I think there’s a reason for that and you probably won’t learn about it from theory books. My response will be based completely on my own experience in hearing, playing and analysing various kinds of music, so many people may disagree.
If you look at the scales we use to create chords, they’re usually…
-ionian or its modes
-melodic minor or its modes
-harmonic minor or its modes
-harmonic major or its modes
-halfstep - wholestep or wholestep - halfstep scale
-whole tone scale
-minor 3rd-halfstep or halfstep-minor 3rd scale
These scales have something very important in common. There are never two halfsteps in a row in them. For some reason our ears make us gravitate towards that kind of harmonical tools. Somebody may say there is stuff like bebop scale or double harmonic major. Yes, but they’re used to create melodies, not chords. How often do you hear a Cmaj7(b9) chord? Probably not so often, because maj7-root-b9 create a cluster.
The problem I see with those chords is, any cluster destroys delivered harmonical information. Notes start to sound unimportant to me, chord tones doesn’t sound strong anymore, etc. Jazz players can outline chords playing single note lines, if you try to outline Cmaj7b9 playing b9 on strong parts of the beat or something, probably nobody will actually hear it as Cmaj7b9.
Now back to why certain stuff sounds “tonical”. We don’t hear chords as single entities, they’re all connected to each other, it’s like our brain records harmony and then compares it to what comes next. Basic I, IV, V chords built on C ionian contact half step away in important places, even when certain notes aren’t played together in the same place of the bar.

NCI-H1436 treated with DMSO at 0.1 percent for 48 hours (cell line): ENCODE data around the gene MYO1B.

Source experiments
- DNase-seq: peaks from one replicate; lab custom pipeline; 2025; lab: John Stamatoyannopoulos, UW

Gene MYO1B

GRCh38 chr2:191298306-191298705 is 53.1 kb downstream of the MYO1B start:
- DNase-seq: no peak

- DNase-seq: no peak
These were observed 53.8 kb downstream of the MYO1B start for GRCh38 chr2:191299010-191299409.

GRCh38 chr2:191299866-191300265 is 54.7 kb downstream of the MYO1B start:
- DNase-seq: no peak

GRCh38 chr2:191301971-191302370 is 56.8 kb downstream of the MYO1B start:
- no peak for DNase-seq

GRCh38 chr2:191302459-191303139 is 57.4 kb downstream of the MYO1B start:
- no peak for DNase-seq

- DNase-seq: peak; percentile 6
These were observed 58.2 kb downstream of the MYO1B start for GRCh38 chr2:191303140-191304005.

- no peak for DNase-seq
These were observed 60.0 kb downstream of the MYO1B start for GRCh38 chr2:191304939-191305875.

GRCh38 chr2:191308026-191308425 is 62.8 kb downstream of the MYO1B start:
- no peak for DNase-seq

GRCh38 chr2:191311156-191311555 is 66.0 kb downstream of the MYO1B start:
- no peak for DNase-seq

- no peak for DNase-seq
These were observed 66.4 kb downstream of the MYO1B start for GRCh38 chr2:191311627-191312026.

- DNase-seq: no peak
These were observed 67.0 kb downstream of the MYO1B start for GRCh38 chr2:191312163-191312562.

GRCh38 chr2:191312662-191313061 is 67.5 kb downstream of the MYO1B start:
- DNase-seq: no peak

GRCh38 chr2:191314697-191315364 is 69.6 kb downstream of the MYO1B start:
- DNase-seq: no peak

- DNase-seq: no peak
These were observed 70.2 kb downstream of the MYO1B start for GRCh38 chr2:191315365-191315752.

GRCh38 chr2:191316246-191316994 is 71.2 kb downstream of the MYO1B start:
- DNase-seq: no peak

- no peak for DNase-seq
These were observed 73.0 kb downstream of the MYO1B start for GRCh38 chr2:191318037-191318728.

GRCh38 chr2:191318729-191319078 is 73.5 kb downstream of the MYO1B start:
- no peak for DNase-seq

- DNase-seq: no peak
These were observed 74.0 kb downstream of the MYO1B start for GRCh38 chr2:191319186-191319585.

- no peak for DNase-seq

I - C E G - E note, 3rd is “destroyed” by F note - root of IV chord - that’s why I and IV serve as different functions (tonic vs subdominant)
V - G B D - B note, 3rd is “destroyed” by C note - root of I chord that’s why I and V serve as different functions (tonic vs dominant)
If I play C major and then any chord from C ionian that includes F, I feel like there’s something happening and there’s a function change. What I’m saying may be not so convincing for now, but let’s investigate further.
Ionian, melodic minor, harmonic minor, harmonic major have something else in common. They have perfect 4th and perfect 5th inside. That probably is why we say lydian is a mode of ionian, not the other way around. What happens if we try to build a I, IV, V in lydian?
I - tonic
#IV - tonic again, half diminished chord is like a tritone substitution for maj7#11 chords, most jazz guys redistribute their lydian licks over half diminished chords tritone away.
It’s impossible to build T, S, D in scales with #4 instead of natural 4.
If that’s not convincing enough, altered scale should do. Let’s say we use g altered as base.
I - tonic, G7alt
#IV - tonic again - lydian augmented, Db7#11, tritone sub, I and #IV serve the same function
That’s basically how I hear harmony. Chords are as much defined by what notes they have as what notes they don’t. Still, I’m trying a lot of weird stuff that doesn’t fit into this system, like altering roots of scales to stick b9 into chords with maj7 or to stick maj7 into chords that have min7. G altered scale b1 is Gb ionian and C ionian #1 scale is C# altered in case you’d like to try expermienting with that. I don’t really like ionian too, that’s why I’m looking for secret spices like that. Also, check out my G7#5b15 dominant
I wonder if anyone will survive the whole post.